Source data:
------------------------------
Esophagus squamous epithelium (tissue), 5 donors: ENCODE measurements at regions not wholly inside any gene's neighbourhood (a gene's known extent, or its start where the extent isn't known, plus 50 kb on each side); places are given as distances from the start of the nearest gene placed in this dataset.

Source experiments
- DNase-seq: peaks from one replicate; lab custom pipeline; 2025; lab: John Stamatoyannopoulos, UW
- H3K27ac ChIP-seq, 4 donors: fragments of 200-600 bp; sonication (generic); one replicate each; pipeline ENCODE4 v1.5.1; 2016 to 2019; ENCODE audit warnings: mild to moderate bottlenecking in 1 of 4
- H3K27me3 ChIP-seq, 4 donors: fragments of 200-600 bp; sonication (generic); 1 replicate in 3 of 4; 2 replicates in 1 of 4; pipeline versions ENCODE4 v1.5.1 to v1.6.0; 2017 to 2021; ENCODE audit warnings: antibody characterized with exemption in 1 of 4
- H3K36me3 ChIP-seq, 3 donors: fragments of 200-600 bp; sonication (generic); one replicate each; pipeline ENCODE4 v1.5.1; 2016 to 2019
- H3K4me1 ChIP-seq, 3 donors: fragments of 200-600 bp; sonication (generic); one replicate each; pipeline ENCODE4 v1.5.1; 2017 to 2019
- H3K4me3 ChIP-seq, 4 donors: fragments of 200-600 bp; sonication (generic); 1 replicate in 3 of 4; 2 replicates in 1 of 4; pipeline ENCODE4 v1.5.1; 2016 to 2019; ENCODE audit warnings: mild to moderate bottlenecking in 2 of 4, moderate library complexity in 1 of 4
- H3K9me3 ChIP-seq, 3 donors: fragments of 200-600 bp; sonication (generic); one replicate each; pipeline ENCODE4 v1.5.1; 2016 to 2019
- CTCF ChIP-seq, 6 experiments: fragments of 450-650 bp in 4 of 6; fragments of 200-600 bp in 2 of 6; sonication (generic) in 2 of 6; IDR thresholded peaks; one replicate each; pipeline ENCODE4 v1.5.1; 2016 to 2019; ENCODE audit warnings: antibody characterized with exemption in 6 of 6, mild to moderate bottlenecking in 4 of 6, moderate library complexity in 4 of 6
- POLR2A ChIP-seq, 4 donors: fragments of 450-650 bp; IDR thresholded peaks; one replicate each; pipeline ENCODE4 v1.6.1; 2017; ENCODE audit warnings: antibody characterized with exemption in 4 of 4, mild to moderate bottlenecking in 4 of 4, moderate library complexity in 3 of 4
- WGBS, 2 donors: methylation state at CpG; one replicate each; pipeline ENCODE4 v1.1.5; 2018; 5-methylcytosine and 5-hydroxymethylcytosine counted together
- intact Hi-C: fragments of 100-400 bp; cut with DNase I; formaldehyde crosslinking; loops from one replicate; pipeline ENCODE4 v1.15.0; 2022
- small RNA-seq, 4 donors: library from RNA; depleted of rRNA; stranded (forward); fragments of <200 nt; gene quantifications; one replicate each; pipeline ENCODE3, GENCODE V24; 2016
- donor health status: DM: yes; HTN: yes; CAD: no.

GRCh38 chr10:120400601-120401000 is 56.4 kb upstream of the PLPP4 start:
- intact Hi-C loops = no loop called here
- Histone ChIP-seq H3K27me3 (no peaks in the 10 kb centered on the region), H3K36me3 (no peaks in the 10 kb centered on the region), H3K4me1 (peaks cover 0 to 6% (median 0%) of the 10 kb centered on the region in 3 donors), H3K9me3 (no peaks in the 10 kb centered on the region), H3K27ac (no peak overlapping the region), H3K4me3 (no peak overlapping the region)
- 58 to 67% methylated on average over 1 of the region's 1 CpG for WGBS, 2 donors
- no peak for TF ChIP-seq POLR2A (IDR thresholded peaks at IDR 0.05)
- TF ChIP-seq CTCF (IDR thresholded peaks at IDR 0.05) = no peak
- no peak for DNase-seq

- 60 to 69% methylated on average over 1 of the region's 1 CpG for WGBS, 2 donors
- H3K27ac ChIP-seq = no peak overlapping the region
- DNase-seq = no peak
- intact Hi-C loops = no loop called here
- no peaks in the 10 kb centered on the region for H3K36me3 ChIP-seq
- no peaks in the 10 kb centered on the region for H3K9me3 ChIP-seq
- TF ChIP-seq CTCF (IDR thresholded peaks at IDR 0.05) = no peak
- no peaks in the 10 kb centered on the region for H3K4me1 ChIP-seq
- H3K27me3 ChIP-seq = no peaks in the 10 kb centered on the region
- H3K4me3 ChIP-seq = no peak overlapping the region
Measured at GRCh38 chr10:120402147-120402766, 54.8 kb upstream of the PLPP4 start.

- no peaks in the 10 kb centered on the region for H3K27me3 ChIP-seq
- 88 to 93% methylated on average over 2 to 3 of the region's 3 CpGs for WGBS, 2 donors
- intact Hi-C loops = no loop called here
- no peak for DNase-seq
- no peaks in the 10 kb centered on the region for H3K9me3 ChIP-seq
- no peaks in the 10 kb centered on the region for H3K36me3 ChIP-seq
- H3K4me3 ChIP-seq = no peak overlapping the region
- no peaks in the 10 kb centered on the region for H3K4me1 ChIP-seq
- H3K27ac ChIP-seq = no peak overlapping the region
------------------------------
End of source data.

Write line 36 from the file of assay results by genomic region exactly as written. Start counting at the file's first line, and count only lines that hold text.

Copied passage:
- intact Hi-C loops = no loop called here